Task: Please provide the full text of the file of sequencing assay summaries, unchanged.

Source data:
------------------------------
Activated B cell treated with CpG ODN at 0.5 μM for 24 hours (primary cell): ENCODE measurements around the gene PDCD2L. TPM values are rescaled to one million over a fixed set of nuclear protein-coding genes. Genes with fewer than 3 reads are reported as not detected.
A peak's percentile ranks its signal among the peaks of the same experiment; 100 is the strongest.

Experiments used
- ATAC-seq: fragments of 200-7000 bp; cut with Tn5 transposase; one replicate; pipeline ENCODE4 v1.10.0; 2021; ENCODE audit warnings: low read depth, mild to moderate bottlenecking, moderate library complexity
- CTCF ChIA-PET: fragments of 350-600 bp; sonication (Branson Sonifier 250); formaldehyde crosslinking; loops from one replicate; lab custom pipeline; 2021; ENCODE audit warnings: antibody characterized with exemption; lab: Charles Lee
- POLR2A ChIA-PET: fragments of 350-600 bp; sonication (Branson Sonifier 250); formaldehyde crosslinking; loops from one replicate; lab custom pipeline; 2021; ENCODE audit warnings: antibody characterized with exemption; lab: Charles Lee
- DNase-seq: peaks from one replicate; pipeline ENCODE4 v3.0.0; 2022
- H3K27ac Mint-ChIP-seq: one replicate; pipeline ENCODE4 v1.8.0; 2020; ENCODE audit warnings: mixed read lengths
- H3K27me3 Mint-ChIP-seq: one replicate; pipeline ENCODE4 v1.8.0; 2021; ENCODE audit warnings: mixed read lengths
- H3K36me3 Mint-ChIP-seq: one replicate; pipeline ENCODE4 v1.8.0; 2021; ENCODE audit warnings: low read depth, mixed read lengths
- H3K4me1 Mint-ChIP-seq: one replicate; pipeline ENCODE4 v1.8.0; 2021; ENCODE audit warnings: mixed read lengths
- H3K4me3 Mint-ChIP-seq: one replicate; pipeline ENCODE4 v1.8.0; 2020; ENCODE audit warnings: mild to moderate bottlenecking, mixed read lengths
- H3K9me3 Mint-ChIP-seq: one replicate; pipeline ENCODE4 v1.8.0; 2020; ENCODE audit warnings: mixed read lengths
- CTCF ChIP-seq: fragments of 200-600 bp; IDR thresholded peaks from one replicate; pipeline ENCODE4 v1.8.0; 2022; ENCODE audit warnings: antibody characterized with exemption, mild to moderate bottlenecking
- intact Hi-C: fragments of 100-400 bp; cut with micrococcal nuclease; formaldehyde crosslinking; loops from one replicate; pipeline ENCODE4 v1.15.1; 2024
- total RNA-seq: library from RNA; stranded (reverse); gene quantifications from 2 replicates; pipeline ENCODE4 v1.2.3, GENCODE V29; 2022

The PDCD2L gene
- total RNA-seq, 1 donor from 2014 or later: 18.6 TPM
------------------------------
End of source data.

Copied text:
Activated B cell treated with CpG ODN at 0.5 μM for 24 hours (primary cell): ENCODE measurements around the gene PDCD2L. TPM values are rescaled to one million over a fixed set of nuclear protein-coding genes. Genes with fewer than 3 reads are reported as not detected.
A peak's percentile ranks its signal among the peaks of the same experiment; 100 is the strongest.

Experiments used
- ATAC-seq: fragments of 200-7000 bp; cut with Tn5 transposase; one replicate; pipeline ENCODE4 v1.10.0; 2021; ENCODE audit warnings: low read depth, mild to moderate bottlenecking, moderate library complexity
- CTCF ChIA-PET: fragments of 350-600 bp; sonication (Branson Sonifier 250); formaldehyde crosslinking; loops from one replicate; lab custom pipeline; 2021; ENCODE audit warnings: antibody characterized with exemption; lab: Charles Lee
- POLR2A ChIA-PET: fragments of 350-600 bp; sonication (Branson Sonifier 250); formaldehyde crosslinking; loops from one replicate; lab custom pipeline; 2021; ENCODE audit warnings: antibody characterized with exemption; lab: Charles Lee
- DNase-seq: peaks from one replicate; pipeline ENCODE4 v3.0.0; 2022
- H3K27ac Mint-ChIP-seq: one replicate; pipeline ENCODE4 v1.8.0; 2020; ENCODE audit warnings: mixed read lengths
- H3K27me3 Mint-ChIP-seq: one replicate; pipeline ENCODE4 v1.8.0; 2021; ENCODE audit warnings: mixed read lengths
- H3K36me3 Mint-ChIP-seq: one replicate; pipeline ENCODE4 v1.8.0; 2021; ENCODE audit warnings: low read depth, mixed read lengths
- H3K4me1 Mint-ChIP-seq: one replicate; pipeline ENCODE4 v1.8.0; 2021; ENCODE audit warnings: mixed read lengths
- H3K4me3 Mint-ChIP-seq: one replicate; pipeline ENCODE4 v1.8.0; 2020; ENCODE audit warnings: mild to moderate bottlenecking, mixed read lengths
- H3K9me3 Mint-ChIP-seq: one replicate; pipeline ENCODE4 v1.8.0; 2020; ENCODE audit warnings: mixed read lengths
- CTCF ChIP-seq: fragments of 200-600 bp; IDR thresholded peaks from one replicate; pipeline ENCODE4 v1.8.0; 2022; ENCODE audit warnings: antibody characterized with exemption, mild to moderate bottlenecking
- intact Hi-C: fragments of 100-400 bp; cut with micrococcal nuclease; formaldehyde crosslinking; loops from one replicate; pipeline ENCODE4 v1.15.1; 2024
- total RNA-seq: library from RNA; stranded (reverse); gene quantifications from 2 replicates; pipeline ENCODE4 v1.2.3, GENCODE V29; 2022

The PDCD2L gene
- total RNA-seq, 1 donor from 2014 or later: 18.6 TPM